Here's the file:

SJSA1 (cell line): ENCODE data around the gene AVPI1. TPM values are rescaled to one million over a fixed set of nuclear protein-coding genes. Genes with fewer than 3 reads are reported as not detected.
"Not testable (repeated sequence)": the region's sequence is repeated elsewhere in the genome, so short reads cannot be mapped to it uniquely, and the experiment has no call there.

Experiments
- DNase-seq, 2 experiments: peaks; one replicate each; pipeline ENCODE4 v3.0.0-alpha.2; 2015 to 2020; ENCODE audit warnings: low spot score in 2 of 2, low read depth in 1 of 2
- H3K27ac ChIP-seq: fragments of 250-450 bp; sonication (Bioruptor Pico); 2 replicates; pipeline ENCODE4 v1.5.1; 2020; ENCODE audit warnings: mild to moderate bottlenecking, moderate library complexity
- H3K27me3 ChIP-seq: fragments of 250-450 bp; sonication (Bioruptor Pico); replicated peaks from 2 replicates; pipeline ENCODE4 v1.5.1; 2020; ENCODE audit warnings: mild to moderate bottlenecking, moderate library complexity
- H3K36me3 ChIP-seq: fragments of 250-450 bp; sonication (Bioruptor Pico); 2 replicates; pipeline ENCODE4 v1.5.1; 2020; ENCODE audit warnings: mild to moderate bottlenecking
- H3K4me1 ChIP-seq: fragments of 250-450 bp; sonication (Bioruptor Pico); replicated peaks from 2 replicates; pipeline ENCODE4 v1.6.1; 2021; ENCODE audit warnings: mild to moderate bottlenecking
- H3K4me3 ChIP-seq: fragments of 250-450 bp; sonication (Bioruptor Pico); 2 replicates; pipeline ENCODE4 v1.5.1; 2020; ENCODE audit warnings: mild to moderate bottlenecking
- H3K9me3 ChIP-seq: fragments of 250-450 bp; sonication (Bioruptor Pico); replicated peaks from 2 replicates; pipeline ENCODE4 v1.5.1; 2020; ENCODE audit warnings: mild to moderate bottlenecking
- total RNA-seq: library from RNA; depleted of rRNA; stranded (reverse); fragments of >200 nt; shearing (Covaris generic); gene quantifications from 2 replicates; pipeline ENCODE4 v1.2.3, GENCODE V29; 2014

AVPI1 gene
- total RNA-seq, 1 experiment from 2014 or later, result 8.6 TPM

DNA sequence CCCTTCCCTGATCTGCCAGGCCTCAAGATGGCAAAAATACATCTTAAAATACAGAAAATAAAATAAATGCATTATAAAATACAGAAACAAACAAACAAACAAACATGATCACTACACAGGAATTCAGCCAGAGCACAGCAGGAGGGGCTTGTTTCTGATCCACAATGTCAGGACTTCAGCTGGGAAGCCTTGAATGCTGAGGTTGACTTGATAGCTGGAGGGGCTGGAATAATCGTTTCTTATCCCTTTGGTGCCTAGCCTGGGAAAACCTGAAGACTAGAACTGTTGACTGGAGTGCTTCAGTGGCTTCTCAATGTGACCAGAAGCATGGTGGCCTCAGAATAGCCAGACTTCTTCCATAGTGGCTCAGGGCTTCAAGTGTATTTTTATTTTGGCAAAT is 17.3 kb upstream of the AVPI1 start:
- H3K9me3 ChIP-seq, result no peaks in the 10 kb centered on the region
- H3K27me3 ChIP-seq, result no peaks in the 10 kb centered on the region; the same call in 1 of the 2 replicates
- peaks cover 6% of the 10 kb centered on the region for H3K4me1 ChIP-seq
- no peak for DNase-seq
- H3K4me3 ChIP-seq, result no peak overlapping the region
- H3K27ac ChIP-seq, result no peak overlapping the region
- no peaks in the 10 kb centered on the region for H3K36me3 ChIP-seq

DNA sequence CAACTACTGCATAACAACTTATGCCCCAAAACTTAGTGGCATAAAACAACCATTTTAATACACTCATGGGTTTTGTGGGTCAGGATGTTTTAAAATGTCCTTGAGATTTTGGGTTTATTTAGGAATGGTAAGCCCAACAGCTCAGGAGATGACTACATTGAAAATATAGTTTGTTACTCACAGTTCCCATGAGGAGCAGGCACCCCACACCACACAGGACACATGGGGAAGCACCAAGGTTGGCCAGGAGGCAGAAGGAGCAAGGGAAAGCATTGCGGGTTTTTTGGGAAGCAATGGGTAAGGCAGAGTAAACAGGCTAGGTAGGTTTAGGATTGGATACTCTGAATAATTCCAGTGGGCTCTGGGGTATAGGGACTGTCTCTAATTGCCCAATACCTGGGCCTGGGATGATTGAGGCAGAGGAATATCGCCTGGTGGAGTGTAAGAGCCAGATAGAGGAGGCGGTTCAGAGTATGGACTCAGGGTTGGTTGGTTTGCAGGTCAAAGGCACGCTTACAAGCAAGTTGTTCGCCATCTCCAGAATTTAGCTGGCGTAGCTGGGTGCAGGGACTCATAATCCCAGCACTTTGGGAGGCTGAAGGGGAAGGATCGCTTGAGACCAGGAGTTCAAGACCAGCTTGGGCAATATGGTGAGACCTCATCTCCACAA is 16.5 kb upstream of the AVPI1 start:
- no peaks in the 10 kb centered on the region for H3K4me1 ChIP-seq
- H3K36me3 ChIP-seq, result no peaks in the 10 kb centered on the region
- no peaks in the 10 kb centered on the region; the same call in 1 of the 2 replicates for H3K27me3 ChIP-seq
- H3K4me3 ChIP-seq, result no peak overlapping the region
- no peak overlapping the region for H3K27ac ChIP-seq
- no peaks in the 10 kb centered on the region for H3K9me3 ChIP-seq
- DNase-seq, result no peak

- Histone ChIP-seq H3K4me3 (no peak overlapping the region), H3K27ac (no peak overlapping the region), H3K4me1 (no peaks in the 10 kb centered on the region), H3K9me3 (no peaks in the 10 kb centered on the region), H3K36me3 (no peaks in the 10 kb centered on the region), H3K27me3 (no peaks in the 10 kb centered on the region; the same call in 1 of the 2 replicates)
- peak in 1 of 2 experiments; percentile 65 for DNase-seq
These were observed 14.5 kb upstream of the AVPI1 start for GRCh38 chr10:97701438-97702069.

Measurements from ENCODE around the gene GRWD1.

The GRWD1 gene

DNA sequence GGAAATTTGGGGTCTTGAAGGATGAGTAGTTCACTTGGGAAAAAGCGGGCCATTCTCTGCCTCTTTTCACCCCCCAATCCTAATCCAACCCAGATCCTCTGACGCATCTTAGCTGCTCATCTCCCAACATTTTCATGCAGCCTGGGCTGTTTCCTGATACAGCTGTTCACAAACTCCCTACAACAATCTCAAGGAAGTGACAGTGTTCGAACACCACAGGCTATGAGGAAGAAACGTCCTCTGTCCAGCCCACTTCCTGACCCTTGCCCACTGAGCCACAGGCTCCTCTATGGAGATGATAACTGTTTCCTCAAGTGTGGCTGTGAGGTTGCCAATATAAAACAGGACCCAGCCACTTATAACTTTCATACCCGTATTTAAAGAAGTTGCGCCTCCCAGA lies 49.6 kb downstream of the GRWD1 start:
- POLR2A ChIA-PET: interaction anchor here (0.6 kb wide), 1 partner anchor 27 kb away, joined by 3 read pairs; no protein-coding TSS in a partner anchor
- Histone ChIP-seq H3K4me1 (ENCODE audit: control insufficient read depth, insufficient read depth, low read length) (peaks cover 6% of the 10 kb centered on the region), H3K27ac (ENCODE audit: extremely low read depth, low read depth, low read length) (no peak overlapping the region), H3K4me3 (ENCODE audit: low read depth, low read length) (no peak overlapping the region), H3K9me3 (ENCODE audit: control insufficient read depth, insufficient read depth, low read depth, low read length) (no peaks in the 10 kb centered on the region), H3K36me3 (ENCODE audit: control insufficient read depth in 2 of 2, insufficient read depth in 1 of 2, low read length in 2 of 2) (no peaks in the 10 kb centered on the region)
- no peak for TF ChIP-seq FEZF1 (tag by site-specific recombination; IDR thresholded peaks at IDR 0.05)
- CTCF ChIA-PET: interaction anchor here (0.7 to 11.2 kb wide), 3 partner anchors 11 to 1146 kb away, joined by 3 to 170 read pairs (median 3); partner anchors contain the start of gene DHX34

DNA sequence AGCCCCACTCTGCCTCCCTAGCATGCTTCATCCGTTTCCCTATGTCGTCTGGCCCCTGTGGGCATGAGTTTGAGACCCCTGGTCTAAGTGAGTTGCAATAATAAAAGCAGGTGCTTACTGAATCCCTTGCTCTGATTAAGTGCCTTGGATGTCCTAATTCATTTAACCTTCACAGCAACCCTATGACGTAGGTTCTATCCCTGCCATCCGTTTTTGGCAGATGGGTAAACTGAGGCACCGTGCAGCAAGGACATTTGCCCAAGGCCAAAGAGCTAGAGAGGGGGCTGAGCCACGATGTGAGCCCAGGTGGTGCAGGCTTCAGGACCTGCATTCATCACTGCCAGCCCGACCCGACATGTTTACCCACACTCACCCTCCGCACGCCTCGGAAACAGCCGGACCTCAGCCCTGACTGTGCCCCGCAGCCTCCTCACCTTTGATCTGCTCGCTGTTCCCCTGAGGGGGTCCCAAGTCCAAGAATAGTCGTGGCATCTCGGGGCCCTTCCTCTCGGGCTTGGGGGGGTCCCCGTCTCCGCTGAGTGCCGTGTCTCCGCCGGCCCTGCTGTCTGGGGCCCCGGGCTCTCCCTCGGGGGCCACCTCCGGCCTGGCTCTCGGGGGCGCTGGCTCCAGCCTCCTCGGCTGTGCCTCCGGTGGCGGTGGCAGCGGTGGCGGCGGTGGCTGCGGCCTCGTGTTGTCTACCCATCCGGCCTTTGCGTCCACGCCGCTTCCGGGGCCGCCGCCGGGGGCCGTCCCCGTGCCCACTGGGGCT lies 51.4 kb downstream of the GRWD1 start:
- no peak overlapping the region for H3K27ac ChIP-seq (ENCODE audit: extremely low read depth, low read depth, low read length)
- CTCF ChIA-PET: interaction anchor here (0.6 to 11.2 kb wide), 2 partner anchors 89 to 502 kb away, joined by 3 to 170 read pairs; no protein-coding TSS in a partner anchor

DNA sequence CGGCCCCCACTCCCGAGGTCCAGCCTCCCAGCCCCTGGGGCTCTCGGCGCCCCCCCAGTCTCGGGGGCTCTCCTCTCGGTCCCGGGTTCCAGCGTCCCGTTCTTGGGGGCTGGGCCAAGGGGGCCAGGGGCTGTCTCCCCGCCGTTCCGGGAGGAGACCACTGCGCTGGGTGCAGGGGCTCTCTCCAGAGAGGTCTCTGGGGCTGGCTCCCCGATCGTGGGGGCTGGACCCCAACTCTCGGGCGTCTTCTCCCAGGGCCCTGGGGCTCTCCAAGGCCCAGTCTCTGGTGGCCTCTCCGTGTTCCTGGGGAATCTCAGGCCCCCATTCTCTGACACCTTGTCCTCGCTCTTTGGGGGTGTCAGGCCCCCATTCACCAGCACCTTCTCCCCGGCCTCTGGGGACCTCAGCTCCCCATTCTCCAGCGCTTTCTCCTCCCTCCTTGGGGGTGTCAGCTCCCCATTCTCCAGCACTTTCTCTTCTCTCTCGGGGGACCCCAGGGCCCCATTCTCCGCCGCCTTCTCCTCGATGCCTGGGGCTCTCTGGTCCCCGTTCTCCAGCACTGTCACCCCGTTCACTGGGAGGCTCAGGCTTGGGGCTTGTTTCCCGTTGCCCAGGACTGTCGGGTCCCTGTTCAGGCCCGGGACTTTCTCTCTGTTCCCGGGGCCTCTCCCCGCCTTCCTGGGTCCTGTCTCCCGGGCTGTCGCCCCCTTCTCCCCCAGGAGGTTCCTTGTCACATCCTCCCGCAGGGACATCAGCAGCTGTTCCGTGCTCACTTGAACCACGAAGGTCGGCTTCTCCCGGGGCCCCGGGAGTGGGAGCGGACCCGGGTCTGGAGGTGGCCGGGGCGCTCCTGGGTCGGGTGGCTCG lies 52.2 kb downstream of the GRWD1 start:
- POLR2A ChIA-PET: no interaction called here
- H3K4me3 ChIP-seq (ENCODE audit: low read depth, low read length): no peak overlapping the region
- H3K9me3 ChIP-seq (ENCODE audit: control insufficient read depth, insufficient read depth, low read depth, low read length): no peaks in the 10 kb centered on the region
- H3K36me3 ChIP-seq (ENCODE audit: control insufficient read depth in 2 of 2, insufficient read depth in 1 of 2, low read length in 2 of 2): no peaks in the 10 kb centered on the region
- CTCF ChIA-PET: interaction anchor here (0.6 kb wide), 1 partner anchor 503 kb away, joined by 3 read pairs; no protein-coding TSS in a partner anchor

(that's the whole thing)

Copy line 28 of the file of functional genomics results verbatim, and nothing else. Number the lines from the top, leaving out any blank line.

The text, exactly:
- no peaks in the 10 kb centered on the region for H3K9me3 ChIP-seq